A Memory Called Empire.

As I said here, I got Arkady Martine’s A Memory Called Empire for Christmas, and I have now finished reading it. Since most of what I have to say will be negative, I should start by mentioning what’s good about it. The author has a master’s in classical Armenian studies and a PhD in Byzantine and comparative history, and she puts that academic background to good use; the book’s Teixcalaanli empire is clearly based on Byzantium, and she says the novel is “in many respects a fictional version of her postdoctoral research on Byzantine imperialism on the frontier to Armenia in the 11th century, particularly the annexation of the Kingdom of Ani.” If you know anything about the subject, it’s fun to see the echoes, some of which are linguistic (see below). The central character, Mahit Dzmare, a new ambassador from Lsel who has long been absorbed in Teixcalaanli literature and culture, is very convincingly torn between her Stationer patriotism and her desire to be absorbed completely into the imperial culture — I’m sure many provincial visitors to Constantinople felt the same way. And there are nice science-fictional touches like cloudhooks and infofiches. I can see why sf readers enjoyed it.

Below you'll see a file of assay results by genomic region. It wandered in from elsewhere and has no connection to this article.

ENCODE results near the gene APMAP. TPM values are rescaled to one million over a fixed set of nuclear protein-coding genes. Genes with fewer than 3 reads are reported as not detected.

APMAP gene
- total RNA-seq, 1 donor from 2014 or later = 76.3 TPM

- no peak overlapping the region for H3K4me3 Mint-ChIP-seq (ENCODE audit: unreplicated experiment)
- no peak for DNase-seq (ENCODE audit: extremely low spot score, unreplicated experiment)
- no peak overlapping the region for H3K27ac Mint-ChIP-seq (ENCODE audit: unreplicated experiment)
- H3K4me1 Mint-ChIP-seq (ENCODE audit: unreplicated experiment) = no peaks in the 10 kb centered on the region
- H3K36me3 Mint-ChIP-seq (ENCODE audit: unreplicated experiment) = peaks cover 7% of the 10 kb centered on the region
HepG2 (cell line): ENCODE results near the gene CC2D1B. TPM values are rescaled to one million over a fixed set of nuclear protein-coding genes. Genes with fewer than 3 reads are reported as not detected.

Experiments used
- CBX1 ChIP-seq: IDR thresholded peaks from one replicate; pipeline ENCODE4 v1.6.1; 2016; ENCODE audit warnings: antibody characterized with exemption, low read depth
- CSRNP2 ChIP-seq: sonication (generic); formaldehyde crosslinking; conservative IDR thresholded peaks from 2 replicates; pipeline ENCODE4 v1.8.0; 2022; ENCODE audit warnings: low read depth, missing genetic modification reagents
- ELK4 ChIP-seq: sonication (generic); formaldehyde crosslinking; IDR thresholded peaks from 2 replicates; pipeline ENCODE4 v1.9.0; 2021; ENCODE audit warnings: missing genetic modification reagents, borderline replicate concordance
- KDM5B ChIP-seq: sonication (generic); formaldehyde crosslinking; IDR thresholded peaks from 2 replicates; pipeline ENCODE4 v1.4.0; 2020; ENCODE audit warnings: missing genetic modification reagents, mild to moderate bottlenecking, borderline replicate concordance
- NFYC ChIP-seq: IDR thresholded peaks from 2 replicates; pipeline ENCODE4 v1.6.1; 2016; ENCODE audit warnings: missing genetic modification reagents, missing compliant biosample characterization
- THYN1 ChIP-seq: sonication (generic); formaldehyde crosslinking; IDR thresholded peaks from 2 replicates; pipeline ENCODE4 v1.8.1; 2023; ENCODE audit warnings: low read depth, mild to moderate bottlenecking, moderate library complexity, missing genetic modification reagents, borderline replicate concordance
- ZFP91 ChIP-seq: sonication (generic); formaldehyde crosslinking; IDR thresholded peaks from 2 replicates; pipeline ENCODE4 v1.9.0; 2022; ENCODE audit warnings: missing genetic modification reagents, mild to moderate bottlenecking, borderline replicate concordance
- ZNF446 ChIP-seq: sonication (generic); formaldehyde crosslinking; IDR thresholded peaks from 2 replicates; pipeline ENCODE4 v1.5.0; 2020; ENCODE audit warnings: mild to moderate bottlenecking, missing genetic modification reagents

I should also, in fairness, point out that I have an inherent bias against space operas that expect you to thrill to the glorious grandeur of empires and emperors (though I enjoyed them as a wee lad); I especially dislike the trope of the Old Wise Emperor who is needed to preserve peace, law, order, and such good things. I’m a pacifist anarchist, which means I don’t actually want emperors blown up, but I don’t want them to exist and I bristle when they’re glorified. I also am sick and tired of trilogies and other series; why can’t people just write a self-contained novel without leaving plot ends dangling for inevitable sequels? On all that, YMMV, and I am not a dispassionate critic. But I stand by what follows.